It's going to be a running post that gets updated over time. Much like all mine at the mo cos things constantly change and I don't have the time to do a complete doc in one go.
The overall them in this article is, why invent the tricks if you can learn them from some one else.
Anyway, I've just got back into fixing a few css bugs for desktop apps. I've got some mobile work coming up. I've got experience on supporting desktop issues and realised my confidence comes from knowing where to go to get help. Isn't that always the way. I don't know all the answers but I know where to go to get them.
So I thought I'd start an article to record some of these reference points for my future use.
My first look lead to a browser compatibility chart for mobile phones which, if anyone has ever used one, helps put all the quirks into context. the underlying issues start to become obvious and you can figure out which browsers will have which kind of problems. It's also useful to pinpoint which browsers are out there and common for mobiles so you can figure out which ones to support.
The search also uncovered a W3C dom compatibility - CSS object model view chart and Mobile compatibility tables.
You might wonder why I've referenced quirks mode. It's because I've always found the site to be very reliable. It cares about standards and creating sites that work well on all major browsers in a standards based way that's maintainable. That's my set of requirements for a good reference.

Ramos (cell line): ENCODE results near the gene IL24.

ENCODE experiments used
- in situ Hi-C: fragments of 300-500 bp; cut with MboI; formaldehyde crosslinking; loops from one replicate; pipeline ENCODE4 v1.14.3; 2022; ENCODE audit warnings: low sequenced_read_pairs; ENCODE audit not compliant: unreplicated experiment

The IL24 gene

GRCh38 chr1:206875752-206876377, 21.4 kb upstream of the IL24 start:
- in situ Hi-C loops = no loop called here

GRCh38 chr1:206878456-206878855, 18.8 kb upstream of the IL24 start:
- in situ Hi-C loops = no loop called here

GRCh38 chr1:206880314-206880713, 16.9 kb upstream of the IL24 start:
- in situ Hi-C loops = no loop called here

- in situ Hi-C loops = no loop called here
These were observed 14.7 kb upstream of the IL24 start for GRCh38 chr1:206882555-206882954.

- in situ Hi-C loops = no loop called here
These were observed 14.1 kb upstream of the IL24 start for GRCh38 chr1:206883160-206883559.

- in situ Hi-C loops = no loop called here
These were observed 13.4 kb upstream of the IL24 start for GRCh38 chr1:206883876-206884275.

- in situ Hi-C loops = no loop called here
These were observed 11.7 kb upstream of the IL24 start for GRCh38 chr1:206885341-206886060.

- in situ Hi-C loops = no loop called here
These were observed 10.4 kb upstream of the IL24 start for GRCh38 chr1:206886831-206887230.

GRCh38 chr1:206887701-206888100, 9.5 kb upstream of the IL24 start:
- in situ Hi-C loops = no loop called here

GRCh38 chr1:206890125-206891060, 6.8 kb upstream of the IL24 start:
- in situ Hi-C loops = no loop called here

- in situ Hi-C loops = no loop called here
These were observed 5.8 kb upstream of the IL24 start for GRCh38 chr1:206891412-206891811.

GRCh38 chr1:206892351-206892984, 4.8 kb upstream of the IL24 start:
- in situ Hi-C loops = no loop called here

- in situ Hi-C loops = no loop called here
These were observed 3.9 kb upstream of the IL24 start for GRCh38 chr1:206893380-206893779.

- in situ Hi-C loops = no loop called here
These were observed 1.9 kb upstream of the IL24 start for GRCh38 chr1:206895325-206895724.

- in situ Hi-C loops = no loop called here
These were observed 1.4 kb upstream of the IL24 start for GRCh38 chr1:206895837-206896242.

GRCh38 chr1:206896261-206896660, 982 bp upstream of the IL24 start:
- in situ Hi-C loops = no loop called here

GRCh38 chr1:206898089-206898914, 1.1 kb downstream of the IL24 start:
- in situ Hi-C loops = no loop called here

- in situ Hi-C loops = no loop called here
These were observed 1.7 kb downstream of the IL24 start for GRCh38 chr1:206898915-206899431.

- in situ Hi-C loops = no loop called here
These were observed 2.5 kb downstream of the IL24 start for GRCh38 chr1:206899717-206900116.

That's all I have for now. The mobile side of web dev is still relatively young. Hopefully I'll add more as I go along.
already got something to add. PPK, the guy behind quirks mode, on mobile quirks and practices. Haven't even started using the @media query or looked at w3c widgets. Ok, I'm clearly on a role. Google presentation: the open web goes mobile. haven't viewed the presentation. Just eyeballed the transcript. Noticed the idea of checking via js for a small screen width and implementing appropriate js as a result. Obvious when you think about it.
also found out about phonegap which states it is
Just came across http://www.css3.info/ a useful site for info on css3 and http://stopdesign.com/ for great web design tips. Just found out that Douglas Bowman who runs stop design has worked for the likes of Google and Twitter among loads of other cools companies and is gerat at tips that provide maximum impact with minimal code that make things discoverable.